The Language, Society and Power Reader is the definitive Reader for students studying introductory modules in language and society.
Highly user-friendly, this wide-ranging collection of key readings introduces students to the thoughts and writings of major writers working within the area of sociolinguistics. The Language, Society and Power Reader:
- is divided into ten thematic sections that explore the nature of language in the following areas: power, politics, media, gender, ethnicity, age, social class, identity and standardisation
- includes classic foundational readings from renowned scholars, but also innovative and contemporary work from new writers in the area
- provides a wealth of editorial support for each section with detailed section introductions and background information, issues to consider, annotated further reading and suggestions for further viewing
- features a glossary with helpful definitions and information on how the readings link to different areas.
While it can be used as a stand-alone text, The Language, Society and Power Reader has also been fully cross-referenced with the new companion title: Language, Society and Power, third edition (Routledge, 2011). Together these books provide the complete resource for students studying modules in language and society in English language and linguistics, media, communication, cultural studies, sociology and psychology.
Table of Contents
Section 1: Language and Power 1.1 David Crystal, How to look after Languages: recognizing functions and How to look after languages: recognizing varieties 1.2 Norman Fairclough, Global capitalism and critical awareness of language Section 2: Language and Thought 2.1 Geoffrey Pullum, The great Eskimo vocabulary hoax 2.2 Benjamin Lee Whorf, The Relation of Habitual Thought and Behaviour to Language 2.3 John Lucy, Through the Window of Language: Assessing the Influence of Language Diversity on Thought Section 3: Language and Politics 3.1 Geoffrey Nunberg, Media: Label whores 3.2 Naima Boussofara-Omar, Learning the ‘linguistic habitus’ of a politician: A presidential authoritative voice in the making 3.3 Anne-Marie Simon-Vanedbergen, Peter R R White and Karin Aijmer, Propositions and 'taking-for-granted' in mass communicated political argument: an illustration from British, Flemish and Swedish political colloquy Section 4: Language and Media 4.1 Anthea Irwin, Race and Ethnicity in the Media 4.2 Laura Miller, Those Naughty Teenage Girls: Japanese Kogals, Slang, and Media Assessments 4.3 Joanna Thornborrow, Authenticating Talk: Building Public Identities in Audience Participation Broadcasting Section 5: Language and Gender 5.1 Anne Pauwels, Linguistic sexism and feminist linguistic activism 5.2 Mary Talbot, ‘I wish you'd stop interrupting me!' Interruptions and asymmetries in speaker-rights in 'equal encounters' 5.3 Deborah Cameron, Performing gender identity: Young men's talk and the construction of heterosexual masculinity Section 6: Ethnicity 6.1 Teun A. van Dijk, Racist Discourse 6.2 Diana Eades, Telling and Retelling Your Story in Court: Questions, Assumptions and Intercultural Implications Section 7: Language and Age 7.1 Sinfree Makoni and Karen Grainger, Comparative Gerontolinguistics: Characterizing Discourses in Caring Institutions in South Africa and the United Kingdom 7.2 Penelope Eckert, Adolescent Language Section 8: Language and Social Class 8.1 Paul Kerswill, Mobility, meritocracy and dialect levelling: the fading (and phasing) out of Received Pronunciation 8.2 William Labov, Academic Ignorance and Black Intelligence 8.3 Michael Gos, Overcoming social class markers: preparing working class students for college Section 9: Language and Identity 9.1 Penelope Eckert, The meaning of style 9.2 John Olsson, The Man with the Baseball Bat 9.3 Audrei Gesser, Learning about Hearing People in the Land of the Deaf: An Ethnographic Account Section 10: Standard Englishes 10.1 Jacqueline Lam Kam-Mei, Asia’s Englishes and World Englishes: Interview with Braj B Kachru 10.2 B. E. Evans, English as official state language in Ohio: market forces trump ideology 10.3 Jennifer Jenkins, English as a lingua franca: interpretations and attitudes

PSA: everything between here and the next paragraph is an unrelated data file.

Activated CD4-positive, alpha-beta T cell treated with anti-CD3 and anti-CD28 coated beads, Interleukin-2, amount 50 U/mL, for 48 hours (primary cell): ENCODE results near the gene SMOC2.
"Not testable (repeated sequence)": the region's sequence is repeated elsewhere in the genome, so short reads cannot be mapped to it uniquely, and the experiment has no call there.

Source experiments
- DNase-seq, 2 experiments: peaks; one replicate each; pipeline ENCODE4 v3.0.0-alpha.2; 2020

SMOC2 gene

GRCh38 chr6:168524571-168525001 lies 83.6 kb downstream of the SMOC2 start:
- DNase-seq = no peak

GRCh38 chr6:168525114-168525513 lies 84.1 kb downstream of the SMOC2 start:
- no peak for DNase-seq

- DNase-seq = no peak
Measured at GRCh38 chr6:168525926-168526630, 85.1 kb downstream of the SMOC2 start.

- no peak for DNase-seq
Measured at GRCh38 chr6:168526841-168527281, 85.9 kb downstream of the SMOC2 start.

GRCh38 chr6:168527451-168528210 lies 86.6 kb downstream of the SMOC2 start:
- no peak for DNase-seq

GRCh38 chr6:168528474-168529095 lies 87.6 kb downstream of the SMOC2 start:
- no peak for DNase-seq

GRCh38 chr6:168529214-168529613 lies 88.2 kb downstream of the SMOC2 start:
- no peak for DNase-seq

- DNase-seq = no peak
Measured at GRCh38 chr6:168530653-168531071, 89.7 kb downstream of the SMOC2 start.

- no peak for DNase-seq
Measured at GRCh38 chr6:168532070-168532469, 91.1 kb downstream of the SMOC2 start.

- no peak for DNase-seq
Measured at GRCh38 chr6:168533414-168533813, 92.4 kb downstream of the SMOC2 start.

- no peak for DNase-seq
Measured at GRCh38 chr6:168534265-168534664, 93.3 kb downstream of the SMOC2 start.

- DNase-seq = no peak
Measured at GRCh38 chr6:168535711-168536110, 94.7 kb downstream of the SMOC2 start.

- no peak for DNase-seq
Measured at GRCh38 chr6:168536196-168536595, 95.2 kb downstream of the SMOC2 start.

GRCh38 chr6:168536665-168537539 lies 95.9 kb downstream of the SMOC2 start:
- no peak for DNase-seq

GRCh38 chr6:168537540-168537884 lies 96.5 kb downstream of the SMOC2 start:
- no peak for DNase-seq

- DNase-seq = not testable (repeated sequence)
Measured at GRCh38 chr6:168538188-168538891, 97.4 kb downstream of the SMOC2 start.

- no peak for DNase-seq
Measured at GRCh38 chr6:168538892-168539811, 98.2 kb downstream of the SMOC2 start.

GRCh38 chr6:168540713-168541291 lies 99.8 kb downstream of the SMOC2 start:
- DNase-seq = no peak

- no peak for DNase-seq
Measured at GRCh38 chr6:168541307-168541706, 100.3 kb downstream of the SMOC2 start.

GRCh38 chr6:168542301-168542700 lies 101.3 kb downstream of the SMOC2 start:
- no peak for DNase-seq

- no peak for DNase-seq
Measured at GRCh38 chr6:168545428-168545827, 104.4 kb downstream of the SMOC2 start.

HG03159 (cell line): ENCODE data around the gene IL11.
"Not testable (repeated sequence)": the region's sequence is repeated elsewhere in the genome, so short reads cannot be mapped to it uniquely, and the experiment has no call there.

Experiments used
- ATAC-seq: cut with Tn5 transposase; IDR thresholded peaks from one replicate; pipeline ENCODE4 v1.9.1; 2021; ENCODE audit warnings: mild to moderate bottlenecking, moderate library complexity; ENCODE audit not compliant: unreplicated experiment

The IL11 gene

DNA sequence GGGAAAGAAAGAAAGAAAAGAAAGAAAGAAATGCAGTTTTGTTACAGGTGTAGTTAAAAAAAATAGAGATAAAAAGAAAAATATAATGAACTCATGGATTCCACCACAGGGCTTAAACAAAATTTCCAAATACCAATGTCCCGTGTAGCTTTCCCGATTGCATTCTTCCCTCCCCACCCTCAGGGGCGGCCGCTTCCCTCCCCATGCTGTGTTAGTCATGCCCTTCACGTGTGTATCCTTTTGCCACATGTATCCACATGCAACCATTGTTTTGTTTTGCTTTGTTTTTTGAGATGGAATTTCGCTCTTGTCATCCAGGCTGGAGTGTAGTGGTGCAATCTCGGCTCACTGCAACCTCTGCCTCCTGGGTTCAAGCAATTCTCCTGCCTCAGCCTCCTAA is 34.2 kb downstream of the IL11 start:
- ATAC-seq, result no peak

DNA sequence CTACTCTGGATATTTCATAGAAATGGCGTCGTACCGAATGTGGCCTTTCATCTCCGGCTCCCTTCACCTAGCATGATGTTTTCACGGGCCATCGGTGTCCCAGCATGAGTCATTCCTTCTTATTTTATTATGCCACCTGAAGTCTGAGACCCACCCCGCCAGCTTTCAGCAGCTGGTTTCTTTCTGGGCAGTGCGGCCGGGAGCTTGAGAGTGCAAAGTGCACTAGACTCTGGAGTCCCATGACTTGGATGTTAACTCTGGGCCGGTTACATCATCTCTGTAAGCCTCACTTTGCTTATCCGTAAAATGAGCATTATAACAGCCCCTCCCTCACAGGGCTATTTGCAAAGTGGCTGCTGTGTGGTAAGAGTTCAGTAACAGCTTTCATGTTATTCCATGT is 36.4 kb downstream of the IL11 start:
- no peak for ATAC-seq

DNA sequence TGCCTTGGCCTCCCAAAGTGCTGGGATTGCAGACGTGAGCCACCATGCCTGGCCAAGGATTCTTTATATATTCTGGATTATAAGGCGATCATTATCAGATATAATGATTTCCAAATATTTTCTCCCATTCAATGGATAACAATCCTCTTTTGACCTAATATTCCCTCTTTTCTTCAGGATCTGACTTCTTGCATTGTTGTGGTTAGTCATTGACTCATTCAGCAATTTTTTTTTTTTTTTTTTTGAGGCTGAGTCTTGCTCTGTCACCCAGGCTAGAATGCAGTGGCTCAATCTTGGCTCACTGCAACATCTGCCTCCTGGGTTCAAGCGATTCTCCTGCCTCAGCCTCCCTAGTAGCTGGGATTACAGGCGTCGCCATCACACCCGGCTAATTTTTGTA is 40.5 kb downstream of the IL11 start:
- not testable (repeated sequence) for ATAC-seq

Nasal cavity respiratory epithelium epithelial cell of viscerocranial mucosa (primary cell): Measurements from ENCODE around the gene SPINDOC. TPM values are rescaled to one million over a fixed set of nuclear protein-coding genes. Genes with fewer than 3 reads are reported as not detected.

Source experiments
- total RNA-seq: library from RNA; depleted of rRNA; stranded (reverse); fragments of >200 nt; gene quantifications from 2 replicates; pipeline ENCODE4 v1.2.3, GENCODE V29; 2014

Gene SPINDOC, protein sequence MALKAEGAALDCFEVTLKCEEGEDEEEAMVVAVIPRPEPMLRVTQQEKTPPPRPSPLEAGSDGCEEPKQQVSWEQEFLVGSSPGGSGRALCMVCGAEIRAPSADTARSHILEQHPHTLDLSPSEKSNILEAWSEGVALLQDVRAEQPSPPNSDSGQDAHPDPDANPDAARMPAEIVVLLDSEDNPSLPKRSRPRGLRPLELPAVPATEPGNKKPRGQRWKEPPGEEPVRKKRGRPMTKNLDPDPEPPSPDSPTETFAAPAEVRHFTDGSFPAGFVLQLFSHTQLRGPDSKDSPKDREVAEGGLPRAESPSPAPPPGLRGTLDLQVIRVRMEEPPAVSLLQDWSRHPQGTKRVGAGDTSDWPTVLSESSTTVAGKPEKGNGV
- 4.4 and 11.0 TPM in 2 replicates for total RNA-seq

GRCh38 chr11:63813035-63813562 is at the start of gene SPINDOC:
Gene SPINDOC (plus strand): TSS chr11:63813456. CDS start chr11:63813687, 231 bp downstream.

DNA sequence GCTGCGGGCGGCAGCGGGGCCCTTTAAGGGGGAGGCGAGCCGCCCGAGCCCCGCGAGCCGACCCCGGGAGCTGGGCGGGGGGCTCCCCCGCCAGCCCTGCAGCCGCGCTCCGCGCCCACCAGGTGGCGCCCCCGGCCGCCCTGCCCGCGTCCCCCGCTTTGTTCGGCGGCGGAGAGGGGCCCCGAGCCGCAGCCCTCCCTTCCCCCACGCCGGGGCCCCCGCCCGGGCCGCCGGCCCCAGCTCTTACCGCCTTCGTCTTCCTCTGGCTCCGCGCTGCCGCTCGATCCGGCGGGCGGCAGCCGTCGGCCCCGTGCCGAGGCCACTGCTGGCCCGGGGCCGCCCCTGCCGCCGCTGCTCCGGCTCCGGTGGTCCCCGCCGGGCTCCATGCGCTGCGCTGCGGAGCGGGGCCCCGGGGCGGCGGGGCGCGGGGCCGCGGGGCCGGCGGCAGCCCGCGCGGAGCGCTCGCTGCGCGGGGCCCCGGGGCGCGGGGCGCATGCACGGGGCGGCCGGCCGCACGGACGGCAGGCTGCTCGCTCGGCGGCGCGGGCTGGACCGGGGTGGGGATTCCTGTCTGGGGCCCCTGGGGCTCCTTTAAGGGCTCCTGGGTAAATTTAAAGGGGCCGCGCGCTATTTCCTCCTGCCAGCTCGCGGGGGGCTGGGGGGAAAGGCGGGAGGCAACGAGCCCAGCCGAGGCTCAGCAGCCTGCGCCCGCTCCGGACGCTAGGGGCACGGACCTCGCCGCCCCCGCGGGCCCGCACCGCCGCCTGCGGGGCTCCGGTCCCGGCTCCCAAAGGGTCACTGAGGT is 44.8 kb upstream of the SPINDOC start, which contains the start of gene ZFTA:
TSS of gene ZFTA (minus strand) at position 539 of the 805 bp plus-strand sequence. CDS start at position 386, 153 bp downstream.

Annabelle Mooney is a Reader in English Language and Linguistics at Roehampton University, UK.
Jean Stilwell Peccei is a former Visiting Lecturer in the English Language and Linguistics programme at Roehampton University, UK.
Suzanne LaBelle is a Lecturer in English Language and Communication at Kingston University, UK.
Berit Engøy Henriksen attended The Norwegian University of Science and Technology (NTNU). She then studied at Roehampton University, graduating with an MRes in Sociolinguistics in 2009.Eva Eppler is Senior Lecturer and convenor of the MRes in Sociolinguistics at Roehampton University, UK.
Satori Soden has taught at both Roehampton and Goldsmiths College, UK.
Pia Pichler is a Lecturer in Linguistics at Goldsmiths, University of London, UK.
Anthea Irwin is Programme Leader of the BA (Hons.) Media & Communication degree at Glasgow Caledonian University, UK.
"A thorough introduction to language in society that directly addresses issues of power. The practical research activities it provides will prove a valuable resource for students and teachers alike." Adam Hodges, Carnegie Mellon University, USA